The Blue & Gray Press

The University of Mary Washington Student Newspaper

Alcohol and narcotic anonymous offered meetings at UMW

5 min read
ARIANA BARRETT Staff Writer He flipped the little gray book over and over in his hands “I don’t even remember most of my last semester…I was probably sober only three days this summer.”

Jamie McGuire | The Blue & Gray Press


Staff Writer

He flipped the little gray book over and over in his hands “I don’t even remember most of my last semester…I was probably sober only three days this summer.”

This little book is called “Daily Reflections” and it is an essential text for Alcohol Anonymous and Narcotics Anonymous groups. A group that was recently created by Hunter Rauscher, associate director of Residence Life and Housing. The book serves as a guide for living your life substance free and works as a starting off point for discussions in meetings.

“Understanding the freedom of sobriety, it’s a whole new world of freedom,” said a student in recovery. “The day I felt free…” another student said.

Alcoholic and Narcotics Anonymous meetings provide a safe space for individuals suffering from substance abuse disorder that wish to seek help. The only requirement for a member is a desire to stop their substance abuse.

During the meeting, a group of three students gathered around a table and gave themselves over to a higher power for one hour and rejoiced about how much better their life got after seeking help. Along with these three students was Hunter Rauscher who is also in recovery.

Rauscher contacted many other organizations on campus such as the Talley center, office of student conduct and responsibility, the vice president of student affairs, the recreational sports wellness program, etc. to make sure they were all on the same page about the group, but not just with the intent and values of the program, Rauscher was also concerned about sharing his personal information because he is also a person in recovery.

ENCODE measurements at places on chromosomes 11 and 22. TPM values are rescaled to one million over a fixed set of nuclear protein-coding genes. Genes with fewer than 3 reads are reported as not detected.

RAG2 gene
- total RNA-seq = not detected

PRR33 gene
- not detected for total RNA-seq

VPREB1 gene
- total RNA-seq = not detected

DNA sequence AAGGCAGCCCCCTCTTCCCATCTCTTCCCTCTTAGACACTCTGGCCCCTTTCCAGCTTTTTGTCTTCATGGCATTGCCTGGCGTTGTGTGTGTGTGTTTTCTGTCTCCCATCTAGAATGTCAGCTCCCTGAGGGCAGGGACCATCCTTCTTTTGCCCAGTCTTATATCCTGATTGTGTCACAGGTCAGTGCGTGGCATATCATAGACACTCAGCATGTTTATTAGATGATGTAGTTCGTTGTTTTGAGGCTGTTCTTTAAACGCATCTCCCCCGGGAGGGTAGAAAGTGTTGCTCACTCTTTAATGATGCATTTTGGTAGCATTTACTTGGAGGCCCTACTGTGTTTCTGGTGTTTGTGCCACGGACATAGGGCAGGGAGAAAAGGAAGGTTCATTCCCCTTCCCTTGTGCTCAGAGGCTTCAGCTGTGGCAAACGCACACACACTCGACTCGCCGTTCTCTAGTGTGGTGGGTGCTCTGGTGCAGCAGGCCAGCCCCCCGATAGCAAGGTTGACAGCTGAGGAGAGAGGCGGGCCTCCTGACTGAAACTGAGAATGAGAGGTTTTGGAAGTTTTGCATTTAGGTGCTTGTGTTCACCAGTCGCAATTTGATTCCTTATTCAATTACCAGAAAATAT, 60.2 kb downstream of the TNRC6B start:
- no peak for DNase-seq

“I didn’t think I ever could be free,” said Rauscher. “The disease of addiction is much more patient than I am…it’s waiting for me to mess up.”

Rauscher realized that in order for students to open up and trust him, he had to be open about his own situation.

“One day I was sick of hating myself…I had just lost all feeling and I was just faking it every single day and that just got to become heavy,” said Rauscher.

Not only does Rauscher want to help recovering students, he also wants to bring awareness to how prevalent this problem is by making students aware that their colleagues may suffer from substance abuse disorder.

“I think a lot of students, and people in general, don’t really look at an 18, 19, 20, 21-year-old as somebody that could have a problem…and in my experience, I’ve run into individuals that are 17 that are in recovery that had years’ worth of rather alcohol or substance abuse,” said Rauscher.

Students in AA are conscious about the constant difficulties they face in the process of becoming free from alcohol and drugs.